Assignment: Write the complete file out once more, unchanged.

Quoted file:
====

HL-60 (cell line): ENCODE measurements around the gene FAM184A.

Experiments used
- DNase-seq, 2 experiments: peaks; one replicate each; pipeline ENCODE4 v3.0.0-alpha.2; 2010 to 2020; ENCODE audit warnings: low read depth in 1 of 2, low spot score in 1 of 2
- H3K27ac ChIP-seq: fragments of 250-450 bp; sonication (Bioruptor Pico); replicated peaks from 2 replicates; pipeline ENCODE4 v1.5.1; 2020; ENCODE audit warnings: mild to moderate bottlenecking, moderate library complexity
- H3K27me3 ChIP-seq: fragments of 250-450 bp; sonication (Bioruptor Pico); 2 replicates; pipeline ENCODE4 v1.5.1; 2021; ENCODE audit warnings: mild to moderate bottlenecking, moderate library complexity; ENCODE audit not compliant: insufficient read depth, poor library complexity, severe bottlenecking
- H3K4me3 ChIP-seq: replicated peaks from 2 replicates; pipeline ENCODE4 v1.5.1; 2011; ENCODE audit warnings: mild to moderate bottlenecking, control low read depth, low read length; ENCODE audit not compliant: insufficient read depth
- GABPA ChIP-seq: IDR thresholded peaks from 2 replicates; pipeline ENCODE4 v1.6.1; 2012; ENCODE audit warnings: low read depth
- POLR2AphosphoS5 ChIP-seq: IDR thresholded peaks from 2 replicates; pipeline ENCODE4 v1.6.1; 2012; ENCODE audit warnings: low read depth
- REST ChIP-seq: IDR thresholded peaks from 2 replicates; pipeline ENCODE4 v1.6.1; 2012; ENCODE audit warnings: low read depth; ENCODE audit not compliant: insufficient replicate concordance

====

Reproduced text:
HL-60 (cell line): ENCODE measurements around the gene FAM184A.

Experiments used
- DNase-seq, 2 experiments: peaks; one replicate each; pipeline ENCODE4 v3.0.0-alpha.2; 2010 to 2020; ENCODE audit warnings: low read depth in 1 of 2, low spot score in 1 of 2
- H3K27ac ChIP-seq: fragments of 250-450 bp; sonication (Bioruptor Pico); replicated peaks from 2 replicates; pipeline ENCODE4 v1.5.1; 2020; ENCODE audit warnings: mild to moderate bottlenecking, moderate library complexity
- H3K27me3 ChIP-seq: fragments of 250-450 bp; sonication (Bioruptor Pico); 2 replicates; pipeline ENCODE4 v1.5.1; 2021; ENCODE audit warnings: mild to moderate bottlenecking, moderate library complexity; ENCODE audit not compliant: insufficient read depth, poor library complexity, severe bottlenecking
- H3K4me3 ChIP-seq: replicated peaks from 2 replicates; pipeline ENCODE4 v1.5.1; 2011; ENCODE audit warnings: mild to moderate bottlenecking, control low read depth, low read length; ENCODE audit not compliant: insufficient read depth
- GABPA ChIP-seq: IDR thresholded peaks from 2 replicates; pipeline ENCODE4 v1.6.1; 2012; ENCODE audit warnings: low read depth
- POLR2AphosphoS5 ChIP-seq: IDR thresholded peaks from 2 replicates; pipeline ENCODE4 v1.6.1; 2012; ENCODE audit warnings: low read depth
- REST ChIP-seq: IDR thresholded peaks from 2 replicates; pipeline ENCODE4 v1.6.1; 2012; ENCODE audit warnings: low read depth; ENCODE audit not compliant: insufficient replicate concordance